This paper describes an algorithm that enables a mobile robot to find an arbitrary object and take it to a destination location. Previous approaches have been able to search for a fixed set of objects. In contrast, our approach is able to dynamically construct a cost function to find any object by querying the web. The performance of our approach has been evaluated in a realistic simulator, and has been demonstrated on a companion robot, which can successfully execute plans such as finding a “coffee” and taking it to a destination location like, “Gates-Hillman Center, Room 7002.”

CoBots: Collaborative robots servicing multi-floor buildings

Manuela M. Veloso, Joydeep Biswas, Brian Coltin, Stephanie Rosenthal, Thomas Kollar, Çetin Meriçli, Mehdi Samadi, Susana Brandão, Rodrigo Ventura
Conference Papers International Conference on Intelligent Robots and Systems (IROS) 2012

Abstract

In this video we briefly illustrate the progress and contributions made with our mobile, indoor, service robots CoBots (Collaborative Robots), since their creation in 2009. Many researchers, present authors included, aim for autonomous mobile robots that robustly perform service tasks for humans in our indoor environments. The efforts towards this goal have been numerous and successful, and we build upon them. However, there are clearly many research challenges remaining until we can experience intelligent mobile robots that are fully functional and capable in our human environments.

Degrees of Separation in Social Networks

Reza Bakhshandeh, Mehdi Samadi, Zohreh Azimifar, Jonathan Schaeffer:
Conference Papers International Symposium on Combinatorial Search (SOCS) 2011

Abstract

Social networks play an increasingly important role in today's society. Special characteristics of these networks make them challenging domains for the search community. In particular, social networks of users can be viewed as search graphs of nodes, where the cost of obtaining information about a node can be very high. This paper addresses the search problem of identifying the degree of separation between two users. New search techniques are introduced to provide optimal or near-optimal solutions. The experiments are performed using Twitter, and they show an improvement of several orders of magnitude over greedy approaches. Our optimal algorithm finds an average degree of separation of 3.43 between two random Twitter users, requiring an average of only 67 requests for information over the Internet to Twitter. A near-optimal solution of length 3.88 can be found by making an average of 13.3 requests.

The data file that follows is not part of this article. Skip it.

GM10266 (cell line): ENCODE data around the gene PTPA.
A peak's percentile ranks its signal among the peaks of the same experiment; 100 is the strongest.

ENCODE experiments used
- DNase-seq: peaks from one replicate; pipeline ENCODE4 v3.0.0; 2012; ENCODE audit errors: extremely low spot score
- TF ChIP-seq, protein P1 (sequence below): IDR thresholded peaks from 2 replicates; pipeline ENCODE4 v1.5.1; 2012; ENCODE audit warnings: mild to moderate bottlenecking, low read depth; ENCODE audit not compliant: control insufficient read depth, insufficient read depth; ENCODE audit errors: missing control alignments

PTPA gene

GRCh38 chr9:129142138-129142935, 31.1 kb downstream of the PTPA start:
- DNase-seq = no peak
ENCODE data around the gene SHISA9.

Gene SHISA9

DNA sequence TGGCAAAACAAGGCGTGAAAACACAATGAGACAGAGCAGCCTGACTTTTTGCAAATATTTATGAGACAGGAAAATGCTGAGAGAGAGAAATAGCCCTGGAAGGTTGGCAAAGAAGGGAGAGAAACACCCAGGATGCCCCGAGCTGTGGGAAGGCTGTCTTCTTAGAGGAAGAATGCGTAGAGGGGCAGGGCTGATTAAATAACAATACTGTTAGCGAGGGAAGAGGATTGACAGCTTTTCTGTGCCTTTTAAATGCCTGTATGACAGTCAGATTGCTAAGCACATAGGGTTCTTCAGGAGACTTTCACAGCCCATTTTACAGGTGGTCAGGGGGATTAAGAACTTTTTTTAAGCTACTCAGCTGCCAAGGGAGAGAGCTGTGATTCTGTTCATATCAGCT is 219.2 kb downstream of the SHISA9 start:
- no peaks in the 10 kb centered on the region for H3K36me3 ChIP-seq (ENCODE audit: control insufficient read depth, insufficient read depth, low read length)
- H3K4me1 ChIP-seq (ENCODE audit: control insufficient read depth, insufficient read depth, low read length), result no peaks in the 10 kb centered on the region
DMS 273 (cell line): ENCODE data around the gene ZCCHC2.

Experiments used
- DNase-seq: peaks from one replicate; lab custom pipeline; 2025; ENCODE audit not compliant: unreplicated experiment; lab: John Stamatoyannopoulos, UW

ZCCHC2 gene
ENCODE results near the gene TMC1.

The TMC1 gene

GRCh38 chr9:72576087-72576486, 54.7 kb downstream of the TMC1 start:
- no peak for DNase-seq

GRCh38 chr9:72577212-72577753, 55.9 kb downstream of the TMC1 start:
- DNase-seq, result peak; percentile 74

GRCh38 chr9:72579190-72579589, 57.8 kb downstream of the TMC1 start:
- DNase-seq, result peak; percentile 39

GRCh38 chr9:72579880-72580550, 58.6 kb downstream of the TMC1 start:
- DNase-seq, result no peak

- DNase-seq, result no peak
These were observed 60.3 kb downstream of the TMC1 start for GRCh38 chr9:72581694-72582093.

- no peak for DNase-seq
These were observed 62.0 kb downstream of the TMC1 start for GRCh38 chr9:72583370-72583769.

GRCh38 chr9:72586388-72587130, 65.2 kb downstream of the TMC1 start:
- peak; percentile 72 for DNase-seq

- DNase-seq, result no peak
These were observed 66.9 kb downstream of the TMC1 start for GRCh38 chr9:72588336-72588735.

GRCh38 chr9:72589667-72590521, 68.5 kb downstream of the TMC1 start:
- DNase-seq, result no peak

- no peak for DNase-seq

Extending the Applicability of Pattern and Endgame Databases

Mehdi Samadi, Fatemeh Torabi Asr, Jonathan Schaeffer, Zohreh Azimifar
Journal Paper IEEE Transactions on Computational Intelligence and AI in Games, Volume 1, Issue 1, April 2009, Pages: 28-38

Abstract

Social networks play an increasingly important role in today's society. Special characteristics of these networks make them challenging domains for the search community. In particular, social networks of users can be viewed as search graphs of nodes, where the cost of obtaining information about a node can be very high. This paper addresses the search problem of identifying the degree of separation between two users. New search techniques are introduced to provide optimal or near-optimal solutions. The experiments are performed using Twitter, and they show an improvement of several orders of magnitude over greedy approaches. Our optimal algorithm finds an average degree of separation of 3.43 between two random Twitter users, requiring an average of only 67 requests for information over the Internet to Twitter. A near-optimal solution of length 3.88 can be found by making an average of 13.3 requests.